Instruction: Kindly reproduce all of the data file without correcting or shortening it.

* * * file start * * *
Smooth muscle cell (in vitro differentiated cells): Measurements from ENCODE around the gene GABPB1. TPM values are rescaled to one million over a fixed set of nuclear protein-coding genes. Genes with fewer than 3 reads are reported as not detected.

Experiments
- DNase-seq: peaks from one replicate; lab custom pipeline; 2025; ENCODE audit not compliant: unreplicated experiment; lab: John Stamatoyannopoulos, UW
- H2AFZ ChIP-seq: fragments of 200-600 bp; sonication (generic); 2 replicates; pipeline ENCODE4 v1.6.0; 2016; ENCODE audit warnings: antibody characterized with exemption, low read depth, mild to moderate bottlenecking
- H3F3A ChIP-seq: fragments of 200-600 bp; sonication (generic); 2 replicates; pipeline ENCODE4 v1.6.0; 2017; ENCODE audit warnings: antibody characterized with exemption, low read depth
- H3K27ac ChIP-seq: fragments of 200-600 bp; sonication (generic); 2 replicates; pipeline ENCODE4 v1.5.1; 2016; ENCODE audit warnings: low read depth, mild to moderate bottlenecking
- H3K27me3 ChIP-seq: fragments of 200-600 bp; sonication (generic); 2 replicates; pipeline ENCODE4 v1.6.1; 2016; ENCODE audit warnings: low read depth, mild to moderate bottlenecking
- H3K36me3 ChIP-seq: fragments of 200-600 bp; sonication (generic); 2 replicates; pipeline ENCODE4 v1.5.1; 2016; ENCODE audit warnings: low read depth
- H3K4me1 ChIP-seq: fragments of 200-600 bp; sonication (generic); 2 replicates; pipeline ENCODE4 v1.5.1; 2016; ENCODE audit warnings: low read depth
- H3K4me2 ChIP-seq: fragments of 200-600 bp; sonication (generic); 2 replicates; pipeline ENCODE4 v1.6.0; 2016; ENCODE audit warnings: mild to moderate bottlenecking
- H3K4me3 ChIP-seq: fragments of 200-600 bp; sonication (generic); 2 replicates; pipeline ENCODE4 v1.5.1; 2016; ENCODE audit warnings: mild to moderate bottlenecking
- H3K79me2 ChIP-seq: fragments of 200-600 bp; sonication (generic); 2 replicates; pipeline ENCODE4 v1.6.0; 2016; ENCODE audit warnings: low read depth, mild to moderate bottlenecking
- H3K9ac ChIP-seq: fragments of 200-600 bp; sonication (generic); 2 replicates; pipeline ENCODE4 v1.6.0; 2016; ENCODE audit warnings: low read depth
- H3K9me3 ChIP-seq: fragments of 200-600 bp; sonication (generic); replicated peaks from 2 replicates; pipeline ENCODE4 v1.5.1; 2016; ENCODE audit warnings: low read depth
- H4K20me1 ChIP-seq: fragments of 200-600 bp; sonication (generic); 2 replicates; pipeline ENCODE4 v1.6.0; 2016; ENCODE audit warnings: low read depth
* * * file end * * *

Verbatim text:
Smooth muscle cell (in vitro differentiated cells): Measurements from ENCODE around the gene GABPB1. TPM values are rescaled to one million over a fixed set of nuclear protein-coding genes. Genes with fewer than 3 reads are reported as not detected.

Experiments
- DNase-seq: peaks from one replicate; lab custom pipeline; 2025; ENCODE audit not compliant: unreplicated experiment; lab: John Stamatoyannopoulos, UW
- H2AFZ ChIP-seq: fragments of 200-600 bp; sonication (generic); 2 replicates; pipeline ENCODE4 v1.6.0; 2016; ENCODE audit warnings: antibody characterized with exemption, low read depth, mild to moderate bottlenecking
- H3F3A ChIP-seq: fragments of 200-600 bp; sonication (generic); 2 replicates; pipeline ENCODE4 v1.6.0; 2017; ENCODE audit warnings: antibody characterized with exemption, low read depth
- H3K27ac ChIP-seq: fragments of 200-600 bp; sonication (generic); 2 replicates; pipeline ENCODE4 v1.5.1; 2016; ENCODE audit warnings: low read depth, mild to moderate bottlenecking
- H3K27me3 ChIP-seq: fragments of 200-600 bp; sonication (generic); 2 replicates; pipeline ENCODE4 v1.6.1; 2016; ENCODE audit warnings: low read depth, mild to moderate bottlenecking
- H3K36me3 ChIP-seq: fragments of 200-600 bp; sonication (generic); 2 replicates; pipeline ENCODE4 v1.5.1; 2016; ENCODE audit warnings: low read depth
- H3K4me1 ChIP-seq: fragments of 200-600 bp; sonication (generic); 2 replicates; pipeline ENCODE4 v1.5.1; 2016; ENCODE audit warnings: low read depth
- H3K4me2 ChIP-seq: fragments of 200-600 bp; sonication (generic); 2 replicates; pipeline ENCODE4 v1.6.0; 2016; ENCODE audit warnings: mild to moderate bottlenecking
- H3K4me3 ChIP-seq: fragments of 200-600 bp; sonication (generic); 2 replicates; pipeline ENCODE4 v1.5.1; 2016; ENCODE audit warnings: mild to moderate bottlenecking
- H3K79me2 ChIP-seq: fragments of 200-600 bp; sonication (generic); 2 replicates; pipeline ENCODE4 v1.6.0; 2016; ENCODE audit warnings: low read depth, mild to moderate bottlenecking
- H3K9ac ChIP-seq: fragments of 200-600 bp; sonication (generic); 2 replicates; pipeline ENCODE4 v1.6.0; 2016; ENCODE audit warnings: low read depth
- H3K9me3 ChIP-seq: fragments of 200-600 bp; sonication (generic); replicated peaks from 2 replicates; pipeline ENCODE4 v1.5.1; 2016; ENCODE audit warnings: low read depth
- H4K20me1 ChIP-seq: fragments of 200-600 bp; sonication (generic); 2 replicates; pipeline ENCODE4 v1.6.0; 2016; ENCODE audit warnings: low read depth